Today and the Future
At present, the effects market is completely and utterly saturated. If there’s such a thing as too many choices, we’re definitely there. In terms of delay, great units are available from many different companies, no matter what your preference—analog, digital, stompbox, rack, app, or plug-in!

Units such as Strymon’s Timeline and Eventide’s TimeFactor and Space pedals represent the pinnacle of state-of-the-art stompbox delay: Each unit offers more features, depth, and programmability than most players could use in a lifetime. And for those who don’t want that deep of a dive, there are units like the Empress Vintage Modified Superdelay, a feature-packed digital unit that’s a little easier to get your head around.

But analog delay is anything but dead. Semiconductor companies such as CoolAudio and Shanghai Belling are now manufacturing bucket-brigade-device reissues that have made possible a new generation of analog delays, including the über-boutique Toneczar Echoczar and Analog Man ARDX20, not to mention MXR’s Carbon Copy, Way Huge’s Aqua-Puss, and many, many others. And if that’s not enough, Moog Music just released the Moogerfooger MF-104MSD Super Analog Delay, which uses six new-old-stock Panasonic BBDs.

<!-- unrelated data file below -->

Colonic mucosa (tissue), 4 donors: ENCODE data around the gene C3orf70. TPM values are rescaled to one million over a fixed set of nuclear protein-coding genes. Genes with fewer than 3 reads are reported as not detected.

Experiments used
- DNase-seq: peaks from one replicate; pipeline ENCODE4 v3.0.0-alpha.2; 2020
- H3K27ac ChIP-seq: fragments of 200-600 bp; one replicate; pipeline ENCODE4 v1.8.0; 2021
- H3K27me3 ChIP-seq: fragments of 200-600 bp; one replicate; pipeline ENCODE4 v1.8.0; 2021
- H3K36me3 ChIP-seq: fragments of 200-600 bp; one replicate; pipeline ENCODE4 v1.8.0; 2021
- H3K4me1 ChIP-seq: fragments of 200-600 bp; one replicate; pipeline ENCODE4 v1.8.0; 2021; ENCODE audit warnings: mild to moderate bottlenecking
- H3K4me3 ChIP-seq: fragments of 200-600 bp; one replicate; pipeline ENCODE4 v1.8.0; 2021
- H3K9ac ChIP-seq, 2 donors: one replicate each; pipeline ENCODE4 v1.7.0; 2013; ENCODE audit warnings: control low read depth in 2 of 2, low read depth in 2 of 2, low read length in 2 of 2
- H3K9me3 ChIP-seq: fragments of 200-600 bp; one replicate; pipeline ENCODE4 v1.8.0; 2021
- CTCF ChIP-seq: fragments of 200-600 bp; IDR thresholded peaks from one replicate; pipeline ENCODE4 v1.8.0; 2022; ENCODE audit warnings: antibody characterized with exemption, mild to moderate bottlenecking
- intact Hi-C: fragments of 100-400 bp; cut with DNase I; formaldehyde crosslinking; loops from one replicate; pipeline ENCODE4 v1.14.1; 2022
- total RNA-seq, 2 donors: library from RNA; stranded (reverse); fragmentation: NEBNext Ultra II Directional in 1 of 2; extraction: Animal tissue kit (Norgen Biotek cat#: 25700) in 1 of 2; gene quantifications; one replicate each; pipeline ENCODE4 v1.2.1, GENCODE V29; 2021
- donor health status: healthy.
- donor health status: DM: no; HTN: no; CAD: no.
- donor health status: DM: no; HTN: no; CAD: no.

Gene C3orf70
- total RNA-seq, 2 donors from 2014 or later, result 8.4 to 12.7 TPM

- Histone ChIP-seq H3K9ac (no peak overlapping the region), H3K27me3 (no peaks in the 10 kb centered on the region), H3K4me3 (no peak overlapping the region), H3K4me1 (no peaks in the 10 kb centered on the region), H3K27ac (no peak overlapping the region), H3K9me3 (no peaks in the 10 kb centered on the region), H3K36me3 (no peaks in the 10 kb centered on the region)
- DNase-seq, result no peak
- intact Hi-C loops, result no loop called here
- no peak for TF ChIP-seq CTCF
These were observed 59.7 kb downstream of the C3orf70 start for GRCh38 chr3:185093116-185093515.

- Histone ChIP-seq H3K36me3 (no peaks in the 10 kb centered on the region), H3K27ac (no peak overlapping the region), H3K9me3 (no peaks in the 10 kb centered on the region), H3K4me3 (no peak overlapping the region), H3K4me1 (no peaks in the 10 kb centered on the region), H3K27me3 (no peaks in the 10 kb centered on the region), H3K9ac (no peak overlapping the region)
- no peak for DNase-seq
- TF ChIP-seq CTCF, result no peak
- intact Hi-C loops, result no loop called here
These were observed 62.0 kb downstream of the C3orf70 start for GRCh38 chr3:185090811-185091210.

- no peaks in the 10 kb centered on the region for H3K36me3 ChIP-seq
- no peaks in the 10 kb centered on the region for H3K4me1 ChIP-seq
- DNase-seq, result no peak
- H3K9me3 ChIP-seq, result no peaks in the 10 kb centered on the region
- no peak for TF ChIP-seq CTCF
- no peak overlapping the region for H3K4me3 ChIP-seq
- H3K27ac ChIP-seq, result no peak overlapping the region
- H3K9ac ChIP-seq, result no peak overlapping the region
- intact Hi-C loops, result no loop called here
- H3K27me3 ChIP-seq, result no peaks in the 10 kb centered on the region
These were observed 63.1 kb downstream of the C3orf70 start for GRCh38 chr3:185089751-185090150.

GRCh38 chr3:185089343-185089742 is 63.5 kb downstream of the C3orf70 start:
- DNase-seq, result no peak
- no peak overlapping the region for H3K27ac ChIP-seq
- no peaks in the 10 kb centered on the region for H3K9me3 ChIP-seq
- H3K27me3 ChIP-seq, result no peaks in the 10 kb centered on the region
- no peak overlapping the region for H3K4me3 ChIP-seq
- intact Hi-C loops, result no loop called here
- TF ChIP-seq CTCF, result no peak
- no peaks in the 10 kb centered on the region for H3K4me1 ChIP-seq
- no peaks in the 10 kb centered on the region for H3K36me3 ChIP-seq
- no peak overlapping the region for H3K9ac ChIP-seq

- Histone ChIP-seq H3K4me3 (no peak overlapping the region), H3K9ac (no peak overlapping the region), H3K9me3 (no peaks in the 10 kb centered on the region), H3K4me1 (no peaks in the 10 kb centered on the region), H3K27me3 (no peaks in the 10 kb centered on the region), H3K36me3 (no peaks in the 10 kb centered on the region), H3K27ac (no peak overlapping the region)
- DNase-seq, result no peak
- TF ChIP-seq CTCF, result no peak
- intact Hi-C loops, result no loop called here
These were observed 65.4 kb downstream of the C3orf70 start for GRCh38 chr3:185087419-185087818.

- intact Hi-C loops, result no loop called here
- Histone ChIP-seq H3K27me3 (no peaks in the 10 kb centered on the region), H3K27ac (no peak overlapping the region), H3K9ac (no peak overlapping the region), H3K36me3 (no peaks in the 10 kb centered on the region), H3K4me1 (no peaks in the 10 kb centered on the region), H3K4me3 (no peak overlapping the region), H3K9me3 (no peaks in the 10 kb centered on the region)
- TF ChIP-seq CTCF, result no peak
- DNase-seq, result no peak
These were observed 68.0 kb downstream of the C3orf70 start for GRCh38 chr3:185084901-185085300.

Want more? The options are nearly endless: If you’ve got a hankering for authentic tape delay but don’t want to take your chances on a beat-up old unit, you can get yourself a Fulltone Tube Tape Echo. And there are plenty of powerful digital boxes, apps, and plug-ins that aim to give you a taste of virtually every delay technology discussed here.

With a whole universe of delay at our fingertips, it’s hard to imagine how delay will evolve in the future. We can certainly expect to see more of what we already have in a variety of forms from various brands, in endless cycles of repetition. Any further innovations will most likely take place in the digital realm. Portable looping units are becoming ever more sophisticated and compact, and new variations of “shimmer” delay effects will likely be available. Perhaps some predictive modeling algorithm will enable us to generate delay from a signal that has yet to be created—a virtual time traveling echo machine to bring us delays of future past.